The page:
those from Japanese waters (Escalera et al. 2011).
We suggest that they might belong to the order
Chroococcales and their kidney-shape would be
consistent with those collected from epilithic
Chroococcales cyanobacteria in marine tropical areas
ıez et al. 2007). One of the diatom-diazotroph
association, involves a Chroococcales cyanobacteria liv-
ing in association with the diatom Climacodium
frauenfeldianum. (Carpenter and Janson 2000, Foster
et al. 2011). The order Dinophysiales represents the
unique case where cyanobacteria become associated
either as epibionts or endocytobionts. Histioneis
spp., Ornithocercus quadratus, and Citharistes regius are
associated with cyanobacterial ectosymbionts (Gor-
don et al. 1994). TEM and nitrogenase labeling
indicated the presence of nitrogen ﬁxative sym-
bionts in Histioneis depressa (Foster et al. 2006a,b)
and the loss of these symbionts would be lethal for
the host (Stoecker et al. 2009). Future studies
should determine if N ﬁxing takes place in Sinoph-
ysis, associated either with bacteria or cyanobionts,
using, for example, nifH sequencing or in vivo ﬂuo-
rescence techniques (nanoSIMS; Foster et al. 2011).
The potential toxicity of Sinophysis spp. is
unknown and has not been considered in previous
studies. LC-HRMS analyses on Lugol’s ﬁxed
S. canaliculata cells (n=400) from the Canary
Islands were negative for lipophylic toxins (P.
o, pers. comm.). These results were not conclu-
sive given the potential loss of toxins due to sample
ﬁxation and the limited amount of biomass. Their
potential toxicity could be evaluated alternatively by
biological assays and it should not be discarded that
cyanobacterial endosymbionts could themselves pro-
duce toxins, as it is known to occur in several mar-
ine cyanobacteria (e.g., Trichodesmium erythraeum,
Narayana et al. 2014). Complementary analyses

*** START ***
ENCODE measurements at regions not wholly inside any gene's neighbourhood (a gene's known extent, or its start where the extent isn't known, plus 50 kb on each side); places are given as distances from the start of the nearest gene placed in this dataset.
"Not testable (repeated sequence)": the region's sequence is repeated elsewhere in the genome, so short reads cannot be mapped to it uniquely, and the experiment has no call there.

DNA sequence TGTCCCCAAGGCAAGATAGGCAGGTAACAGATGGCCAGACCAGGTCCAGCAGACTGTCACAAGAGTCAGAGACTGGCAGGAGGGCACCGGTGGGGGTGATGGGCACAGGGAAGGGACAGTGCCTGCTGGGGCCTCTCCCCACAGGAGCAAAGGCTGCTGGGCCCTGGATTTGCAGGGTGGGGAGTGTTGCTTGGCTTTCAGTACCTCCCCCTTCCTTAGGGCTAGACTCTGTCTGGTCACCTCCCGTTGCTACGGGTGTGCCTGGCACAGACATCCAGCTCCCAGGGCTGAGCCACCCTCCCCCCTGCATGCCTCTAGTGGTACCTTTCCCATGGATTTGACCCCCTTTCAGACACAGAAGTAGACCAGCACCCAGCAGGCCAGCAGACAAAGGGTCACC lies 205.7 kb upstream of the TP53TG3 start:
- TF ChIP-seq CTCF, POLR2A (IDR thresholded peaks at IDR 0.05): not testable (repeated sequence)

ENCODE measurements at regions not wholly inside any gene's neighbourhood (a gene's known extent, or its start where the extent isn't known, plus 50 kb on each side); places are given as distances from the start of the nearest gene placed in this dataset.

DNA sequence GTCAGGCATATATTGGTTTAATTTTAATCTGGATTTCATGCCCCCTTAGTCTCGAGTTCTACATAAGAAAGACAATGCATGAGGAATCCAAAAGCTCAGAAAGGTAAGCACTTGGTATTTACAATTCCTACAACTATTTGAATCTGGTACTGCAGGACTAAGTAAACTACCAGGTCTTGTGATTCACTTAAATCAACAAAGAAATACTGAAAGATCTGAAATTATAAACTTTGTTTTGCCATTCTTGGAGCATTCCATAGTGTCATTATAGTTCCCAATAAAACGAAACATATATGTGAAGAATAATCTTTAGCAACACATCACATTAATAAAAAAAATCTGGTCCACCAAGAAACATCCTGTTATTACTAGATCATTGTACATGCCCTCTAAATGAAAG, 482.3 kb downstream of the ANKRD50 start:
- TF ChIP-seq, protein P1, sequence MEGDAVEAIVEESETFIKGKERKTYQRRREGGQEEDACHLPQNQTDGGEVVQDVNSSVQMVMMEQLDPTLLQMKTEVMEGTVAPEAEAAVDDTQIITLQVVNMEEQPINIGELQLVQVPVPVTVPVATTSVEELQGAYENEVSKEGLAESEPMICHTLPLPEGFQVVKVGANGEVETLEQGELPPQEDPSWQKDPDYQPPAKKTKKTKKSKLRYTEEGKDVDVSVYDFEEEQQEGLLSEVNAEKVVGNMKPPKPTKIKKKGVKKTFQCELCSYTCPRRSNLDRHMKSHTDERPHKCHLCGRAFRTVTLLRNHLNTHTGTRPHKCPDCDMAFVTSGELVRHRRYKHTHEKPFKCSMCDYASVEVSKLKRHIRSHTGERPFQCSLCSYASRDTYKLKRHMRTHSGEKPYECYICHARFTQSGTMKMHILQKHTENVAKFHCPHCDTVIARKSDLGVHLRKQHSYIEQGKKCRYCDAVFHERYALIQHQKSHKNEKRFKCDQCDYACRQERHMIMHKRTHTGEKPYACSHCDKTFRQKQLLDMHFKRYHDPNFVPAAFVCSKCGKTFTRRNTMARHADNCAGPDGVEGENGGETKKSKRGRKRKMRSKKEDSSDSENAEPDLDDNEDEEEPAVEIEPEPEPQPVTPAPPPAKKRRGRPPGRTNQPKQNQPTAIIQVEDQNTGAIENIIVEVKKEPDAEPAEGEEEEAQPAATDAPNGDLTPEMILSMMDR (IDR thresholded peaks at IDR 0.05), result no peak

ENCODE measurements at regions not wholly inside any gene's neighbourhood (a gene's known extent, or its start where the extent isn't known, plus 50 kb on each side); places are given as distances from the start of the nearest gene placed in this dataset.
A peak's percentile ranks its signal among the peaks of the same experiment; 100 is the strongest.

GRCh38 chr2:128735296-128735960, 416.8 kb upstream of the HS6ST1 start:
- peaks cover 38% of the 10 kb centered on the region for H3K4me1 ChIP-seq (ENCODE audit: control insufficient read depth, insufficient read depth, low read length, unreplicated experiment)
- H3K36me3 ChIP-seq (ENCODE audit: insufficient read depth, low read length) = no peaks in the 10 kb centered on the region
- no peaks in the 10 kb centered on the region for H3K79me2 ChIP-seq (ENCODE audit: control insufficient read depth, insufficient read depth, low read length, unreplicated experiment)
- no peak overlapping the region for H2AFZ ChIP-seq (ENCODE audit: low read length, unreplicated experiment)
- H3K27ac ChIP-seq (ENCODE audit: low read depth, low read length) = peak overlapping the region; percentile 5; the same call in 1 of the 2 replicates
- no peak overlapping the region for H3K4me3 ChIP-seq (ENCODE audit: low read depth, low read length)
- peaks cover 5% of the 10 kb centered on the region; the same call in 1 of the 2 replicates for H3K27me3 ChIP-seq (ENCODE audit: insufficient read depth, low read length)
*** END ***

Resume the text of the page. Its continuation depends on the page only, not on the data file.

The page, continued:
searching for cyanobacterial toxins would be advis-
able in the future to determine the hypothetical
presence of these compounds in S. canaliculata.
We thank to Isabel Ramilo for helping with Sinophysis cells
identiﬁcation in different sampling sites, to Pablo Salgado for
microscopy images assistance and to the Centre for Scientiﬁc
and Technological Support to Research (University of Vigo)
for SEM analysis. This study was funded by CICAN and
DINOMA projects (CGL2013-40671-R; CGL2013-48861-R,
MINECO, Spain). This is a contribution of Unidad Asociada
IEO-CSIC Microalgas Nocivas. The experimental part of this
study was carried out at the Instituto Espa~
ıa (IEO) in Vigo. This research note is going to
be part of M. Garc
ıa-Portela PhD appended to “Marine
Science, Technology and Management” (DO*MAR) doctoral
program at the University of Vigo.
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Additional Supporting Information may be
found in the online version of this article at the
publisher’s web site:
Figure S1. Phytoplankton sampling sites loca-
tion in the Canary Islands where Sinophysis canalic-
ulata were collected.
Figure S2. LM micrograph of in vivo Sinophysis
canaliculata cell showing its characteristic pale
pink color, SB =10 lm.
Figure S3. Light microscopy micrographs of dif-
ferent positions and numbers semicentral bodies
in Sinophysis canaliculata cells.
Figure S4. SEM micrographs of different
S. canaliculata cells showing (a and b) strong areo-
lated surface, (c) the narrow thecal slit, (d) a ran-
domly distribution of pores (white arrows
indicating different positions, inside and among
the areolae) and (e) the narrow thecal cut
located on the left side of the cell. SB: A–
C=20 lm and D, E =5lm.
Figure S5. Maximum likelihood (ML) phyloge-
netic tree of genus Sinophysis based on the 18S
rRNA gene sequences.
Video S1. Sinophysis canaliculata cell swimming
in a seawater natural sample.
SINOPHYSIS IN THE CANARY ISLANDS 5